This request reeks of fear. First of all, Paul is not just making a polite request, he is begging the believers in Rome to pray for him. How does he want them to pray? Fervently. What’s with this request for emotionally intense prayers? Because like most humans, Paul thinks God pays more attention to us when we are extra emotional (see The Emotionality of Prayer).

Notice how Paul is asking other believers to fervently pray on his behalf. A man who is confident about his own relationship with God doesn’t go around asking other people to pray for him. He talks to God directly and has confidence in God’s deep love for him. He doesn’t fall for the ridiculous notion that God is impressed by how many friends we have on earth. The fact that Paul is falling for this “power in numbers” theory clearly demonstrates that the man is ragingly insecure about his own walk with God. Well, he ought to be since he’s in big trouble with Yahweh for refusing to submit to Christ as a second all-powerful God.  Yahweh is the only God Paul acknowledges, and he thinks that Yahweh will pay more attention to him if Paul has a bunch of his friends reminding Yahweh that Paul exists. Well, no this isn’t how it works.  God is always listening to us and paying attention to us.  God doesn’t think you’re more important just because you’re popular on earth.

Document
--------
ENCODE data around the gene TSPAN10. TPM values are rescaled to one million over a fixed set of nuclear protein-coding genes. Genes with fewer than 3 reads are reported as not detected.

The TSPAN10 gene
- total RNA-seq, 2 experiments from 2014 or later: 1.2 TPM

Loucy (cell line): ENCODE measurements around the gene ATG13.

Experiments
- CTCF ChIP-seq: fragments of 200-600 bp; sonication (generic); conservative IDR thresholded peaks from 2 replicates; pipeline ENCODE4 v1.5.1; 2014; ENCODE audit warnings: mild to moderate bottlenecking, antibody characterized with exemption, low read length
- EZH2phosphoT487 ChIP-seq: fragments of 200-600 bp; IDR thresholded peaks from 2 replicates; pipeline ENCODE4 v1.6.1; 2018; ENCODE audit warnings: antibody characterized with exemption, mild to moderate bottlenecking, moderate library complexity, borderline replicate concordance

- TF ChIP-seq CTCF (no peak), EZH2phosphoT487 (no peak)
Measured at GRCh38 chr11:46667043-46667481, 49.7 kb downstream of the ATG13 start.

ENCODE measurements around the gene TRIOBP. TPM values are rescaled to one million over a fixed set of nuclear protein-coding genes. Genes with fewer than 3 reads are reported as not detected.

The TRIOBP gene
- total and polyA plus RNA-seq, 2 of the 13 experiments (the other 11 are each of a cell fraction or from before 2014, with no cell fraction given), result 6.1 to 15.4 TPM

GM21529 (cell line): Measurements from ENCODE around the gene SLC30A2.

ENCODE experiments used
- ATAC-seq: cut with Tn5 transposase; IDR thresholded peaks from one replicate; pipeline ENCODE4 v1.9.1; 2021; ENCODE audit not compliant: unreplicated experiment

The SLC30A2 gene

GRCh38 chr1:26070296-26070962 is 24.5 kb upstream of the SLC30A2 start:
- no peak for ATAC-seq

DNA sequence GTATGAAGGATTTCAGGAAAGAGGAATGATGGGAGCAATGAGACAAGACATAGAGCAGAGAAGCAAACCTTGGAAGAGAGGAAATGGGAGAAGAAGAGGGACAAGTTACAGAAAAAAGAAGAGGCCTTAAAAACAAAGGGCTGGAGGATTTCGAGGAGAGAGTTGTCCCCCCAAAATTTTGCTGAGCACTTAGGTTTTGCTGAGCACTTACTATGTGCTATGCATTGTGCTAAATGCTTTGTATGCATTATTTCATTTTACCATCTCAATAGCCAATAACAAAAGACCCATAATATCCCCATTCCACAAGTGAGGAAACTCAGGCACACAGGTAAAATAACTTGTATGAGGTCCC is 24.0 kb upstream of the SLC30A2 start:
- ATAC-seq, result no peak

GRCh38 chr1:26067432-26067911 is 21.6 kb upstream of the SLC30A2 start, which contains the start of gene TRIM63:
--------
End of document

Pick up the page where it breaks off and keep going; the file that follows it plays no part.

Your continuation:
So what does Paul want his friends to plead with Yahweh about on his behalf? He wants them to ask Yahweh to protect him from people who want to harm him. Now Paul has some very real enemies following him around, but does he really think human nagging is needed to make God pay more attention to what is happening to him? Well, yes. Paul figures if he gets a bunch of his friends to plead and harangue God about Paul’s physical safety, God will actually get up from His nap and apply Himself on Paul’s behalf. Are you seeing what a warped view of God this is? What happens when we try to function in life with such corrupted theology? We end up constantly tormented by fears and anxiety. We’re always pleading for other people to pray for us and our moments of peace—if we have any at all—are very brief and fleeting.